400 Dynamic

My first roll of CineStill 400D. The D is for Dynamic and the makers claim it is a fine grain daylight balanced colour negative film that delivers a soft colour palette with natural saturation and a wide exposure latitude ...

This is indeed a cinematic film emulsion (Kodak Vision3 based technology presumably), made for stills photographers. As CineStill say, "Allowing them to maximise their creativity and produce remarkable images that express who they are as artists". Well now, that's as maybe, but what I can say is that it performs beautifully for me with my snapshot style of working in my walkabout photography and makes for striking pictures.

Latitude in exposure is the permissible change in camera exposure that can be made without a significant effect on image quality. 400D has a base sensitivity of ISO 400, but can be rated from 200 to 800 and pushed up to 3200 which makes it very flexible indeed. That ability to be underexposed by I stop over box speed without push is especially useful in a CN film as most won't tolerate this at all well without some unpleasant consequences. Mind you my usual Portra 800 is another such film that will go one stop under quite happily as well in this case at 1600.

Dynamic range in film photography, which is probably better called tonal range to avoid confusion with exposure latitude and a negative's densities (don't ask), is the film's ability when scanned to reveal a range of perceivable brightness in a scene between pure white at one end and pure black at the other measured in "stops". CineStill 400D has this in spades, indeed in this respect it is very similar to scanned Portra 400 which to my own knowledge will provide at least 18 stops of DR (I got bored testing it beyond that point and also it was so pointless). So take 400D out in high contrast scenes and snap away with confidence. It will record the stuff in the shadows and the stuff in the bright sunlight in the scene and still provide detail and all with no colour shift, way to go.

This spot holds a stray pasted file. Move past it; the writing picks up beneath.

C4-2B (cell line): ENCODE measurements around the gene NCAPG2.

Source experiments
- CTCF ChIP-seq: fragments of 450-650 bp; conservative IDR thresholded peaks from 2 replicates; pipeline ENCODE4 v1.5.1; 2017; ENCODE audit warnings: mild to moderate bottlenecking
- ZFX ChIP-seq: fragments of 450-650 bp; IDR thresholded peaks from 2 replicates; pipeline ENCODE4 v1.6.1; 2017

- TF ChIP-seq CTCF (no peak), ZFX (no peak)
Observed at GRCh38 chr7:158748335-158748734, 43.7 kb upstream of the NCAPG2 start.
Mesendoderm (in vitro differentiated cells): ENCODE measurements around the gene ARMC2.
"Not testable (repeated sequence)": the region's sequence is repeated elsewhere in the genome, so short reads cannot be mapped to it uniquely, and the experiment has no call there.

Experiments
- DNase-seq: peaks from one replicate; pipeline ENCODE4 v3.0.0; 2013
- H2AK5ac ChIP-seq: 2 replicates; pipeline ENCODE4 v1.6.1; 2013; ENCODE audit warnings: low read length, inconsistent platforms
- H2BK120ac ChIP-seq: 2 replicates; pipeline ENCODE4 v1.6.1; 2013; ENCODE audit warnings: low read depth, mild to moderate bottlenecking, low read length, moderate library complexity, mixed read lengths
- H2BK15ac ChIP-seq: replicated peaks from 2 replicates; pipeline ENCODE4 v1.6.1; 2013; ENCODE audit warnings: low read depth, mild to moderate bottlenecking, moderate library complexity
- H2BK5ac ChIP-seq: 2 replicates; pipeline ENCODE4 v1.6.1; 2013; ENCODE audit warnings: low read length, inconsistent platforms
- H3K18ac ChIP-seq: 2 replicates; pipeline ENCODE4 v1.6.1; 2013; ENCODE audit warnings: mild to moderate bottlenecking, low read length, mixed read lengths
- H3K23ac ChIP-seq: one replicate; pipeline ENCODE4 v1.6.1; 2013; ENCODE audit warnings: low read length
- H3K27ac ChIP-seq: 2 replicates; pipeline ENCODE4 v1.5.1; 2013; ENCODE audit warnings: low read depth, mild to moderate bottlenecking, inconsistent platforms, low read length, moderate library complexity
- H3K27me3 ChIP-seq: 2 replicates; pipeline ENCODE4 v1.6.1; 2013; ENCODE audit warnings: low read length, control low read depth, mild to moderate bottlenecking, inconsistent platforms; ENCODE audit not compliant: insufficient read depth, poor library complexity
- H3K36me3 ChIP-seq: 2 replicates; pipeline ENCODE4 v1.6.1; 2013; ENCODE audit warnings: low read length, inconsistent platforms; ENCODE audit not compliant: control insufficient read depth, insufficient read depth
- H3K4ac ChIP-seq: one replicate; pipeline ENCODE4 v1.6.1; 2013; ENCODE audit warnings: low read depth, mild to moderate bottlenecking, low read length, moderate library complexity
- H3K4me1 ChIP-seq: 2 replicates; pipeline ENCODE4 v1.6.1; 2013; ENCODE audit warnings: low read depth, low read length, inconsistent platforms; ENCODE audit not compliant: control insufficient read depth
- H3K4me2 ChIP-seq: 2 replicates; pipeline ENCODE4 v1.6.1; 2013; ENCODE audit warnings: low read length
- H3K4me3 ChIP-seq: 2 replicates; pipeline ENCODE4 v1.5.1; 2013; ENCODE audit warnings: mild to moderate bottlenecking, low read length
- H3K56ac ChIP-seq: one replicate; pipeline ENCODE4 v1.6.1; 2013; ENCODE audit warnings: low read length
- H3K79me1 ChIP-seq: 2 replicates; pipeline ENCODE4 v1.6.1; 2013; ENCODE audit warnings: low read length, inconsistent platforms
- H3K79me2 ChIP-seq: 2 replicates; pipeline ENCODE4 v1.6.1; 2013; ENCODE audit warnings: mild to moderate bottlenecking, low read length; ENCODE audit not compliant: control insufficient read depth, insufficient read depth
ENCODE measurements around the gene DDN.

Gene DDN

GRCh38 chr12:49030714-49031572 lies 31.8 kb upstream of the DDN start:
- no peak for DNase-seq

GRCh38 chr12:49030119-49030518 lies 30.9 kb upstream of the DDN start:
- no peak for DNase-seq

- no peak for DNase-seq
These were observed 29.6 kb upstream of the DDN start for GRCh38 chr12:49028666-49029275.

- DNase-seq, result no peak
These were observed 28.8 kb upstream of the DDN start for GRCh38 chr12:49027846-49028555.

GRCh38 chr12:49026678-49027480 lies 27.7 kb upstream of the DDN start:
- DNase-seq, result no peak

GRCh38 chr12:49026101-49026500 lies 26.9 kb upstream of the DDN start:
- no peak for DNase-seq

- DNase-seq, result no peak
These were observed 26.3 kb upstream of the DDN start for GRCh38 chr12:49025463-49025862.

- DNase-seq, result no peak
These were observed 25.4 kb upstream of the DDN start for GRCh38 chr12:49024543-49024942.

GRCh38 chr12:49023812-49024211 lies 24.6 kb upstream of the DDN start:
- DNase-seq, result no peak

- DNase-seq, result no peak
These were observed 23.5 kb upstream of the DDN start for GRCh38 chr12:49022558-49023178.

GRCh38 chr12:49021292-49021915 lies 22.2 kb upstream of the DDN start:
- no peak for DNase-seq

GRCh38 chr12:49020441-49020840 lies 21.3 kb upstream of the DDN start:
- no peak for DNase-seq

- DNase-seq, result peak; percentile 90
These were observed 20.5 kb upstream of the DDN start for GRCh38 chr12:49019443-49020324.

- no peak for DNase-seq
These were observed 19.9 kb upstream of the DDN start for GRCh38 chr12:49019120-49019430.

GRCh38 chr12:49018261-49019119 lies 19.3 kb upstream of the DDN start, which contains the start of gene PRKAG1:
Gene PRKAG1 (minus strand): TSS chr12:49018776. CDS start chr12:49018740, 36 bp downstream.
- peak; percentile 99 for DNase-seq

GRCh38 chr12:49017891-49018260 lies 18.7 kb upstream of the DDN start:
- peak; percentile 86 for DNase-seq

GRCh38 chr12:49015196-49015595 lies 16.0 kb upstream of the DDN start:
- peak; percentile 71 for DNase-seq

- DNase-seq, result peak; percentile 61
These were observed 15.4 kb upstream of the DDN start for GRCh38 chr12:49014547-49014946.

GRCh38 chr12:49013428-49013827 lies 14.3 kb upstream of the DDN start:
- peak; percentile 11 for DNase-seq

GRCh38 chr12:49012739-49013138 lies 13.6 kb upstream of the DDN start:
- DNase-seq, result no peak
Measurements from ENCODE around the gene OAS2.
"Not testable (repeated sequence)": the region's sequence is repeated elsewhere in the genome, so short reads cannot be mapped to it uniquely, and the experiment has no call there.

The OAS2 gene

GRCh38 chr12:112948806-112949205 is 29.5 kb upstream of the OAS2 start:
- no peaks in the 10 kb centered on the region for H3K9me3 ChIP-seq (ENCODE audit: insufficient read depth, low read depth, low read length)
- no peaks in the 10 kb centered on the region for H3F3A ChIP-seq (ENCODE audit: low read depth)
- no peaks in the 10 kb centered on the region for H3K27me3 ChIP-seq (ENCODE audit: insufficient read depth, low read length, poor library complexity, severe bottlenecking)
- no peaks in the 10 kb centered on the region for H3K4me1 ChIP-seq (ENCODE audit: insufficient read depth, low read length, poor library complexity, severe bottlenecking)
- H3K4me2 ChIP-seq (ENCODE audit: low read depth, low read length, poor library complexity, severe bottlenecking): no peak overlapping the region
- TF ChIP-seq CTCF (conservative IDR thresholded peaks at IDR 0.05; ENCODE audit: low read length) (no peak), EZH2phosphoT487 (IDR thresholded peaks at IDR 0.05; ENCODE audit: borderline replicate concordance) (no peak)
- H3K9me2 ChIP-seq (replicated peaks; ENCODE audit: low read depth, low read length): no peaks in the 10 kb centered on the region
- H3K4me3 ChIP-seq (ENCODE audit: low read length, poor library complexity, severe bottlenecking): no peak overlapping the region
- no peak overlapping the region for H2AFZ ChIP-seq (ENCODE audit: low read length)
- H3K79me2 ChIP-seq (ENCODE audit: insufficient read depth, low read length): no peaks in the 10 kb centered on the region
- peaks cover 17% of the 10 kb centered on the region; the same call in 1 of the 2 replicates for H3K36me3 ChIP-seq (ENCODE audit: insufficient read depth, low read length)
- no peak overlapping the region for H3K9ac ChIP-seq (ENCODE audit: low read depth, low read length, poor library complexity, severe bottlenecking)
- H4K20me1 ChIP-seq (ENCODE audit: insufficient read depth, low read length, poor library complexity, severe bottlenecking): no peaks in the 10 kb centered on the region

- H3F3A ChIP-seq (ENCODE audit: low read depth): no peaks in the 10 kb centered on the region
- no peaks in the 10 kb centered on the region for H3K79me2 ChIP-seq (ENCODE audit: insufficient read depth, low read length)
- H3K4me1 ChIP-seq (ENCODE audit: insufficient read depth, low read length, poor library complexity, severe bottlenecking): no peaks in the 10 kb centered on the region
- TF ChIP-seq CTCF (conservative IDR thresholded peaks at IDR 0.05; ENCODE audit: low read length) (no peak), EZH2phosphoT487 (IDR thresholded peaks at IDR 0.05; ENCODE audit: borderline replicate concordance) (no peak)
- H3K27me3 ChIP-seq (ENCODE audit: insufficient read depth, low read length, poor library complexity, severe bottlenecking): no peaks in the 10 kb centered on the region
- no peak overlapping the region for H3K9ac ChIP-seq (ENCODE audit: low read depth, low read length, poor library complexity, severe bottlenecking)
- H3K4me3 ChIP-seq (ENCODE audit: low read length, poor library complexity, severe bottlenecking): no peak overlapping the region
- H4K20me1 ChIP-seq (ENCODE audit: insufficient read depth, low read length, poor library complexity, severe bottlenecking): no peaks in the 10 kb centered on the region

The film has rich vibrant colours, with a softer look than my usual Portra 800 but with much finer grain as you would expect. The colours and look of the film suggest it maybe based on Vision3 250D perhaps? CineStill films are famous for being made from Kodak movie films with the remjet layer removed and thus exhibiting halation (red halos round bright point light sources) and 400D is no different in this respect so be aware.

So will this film replace my much loved Portra 800 as my everyday film for my walkabout photography? Well no it won't, though I will continue to experiment with it and definitely use it for when I want to take advantage of its interesting halo effects.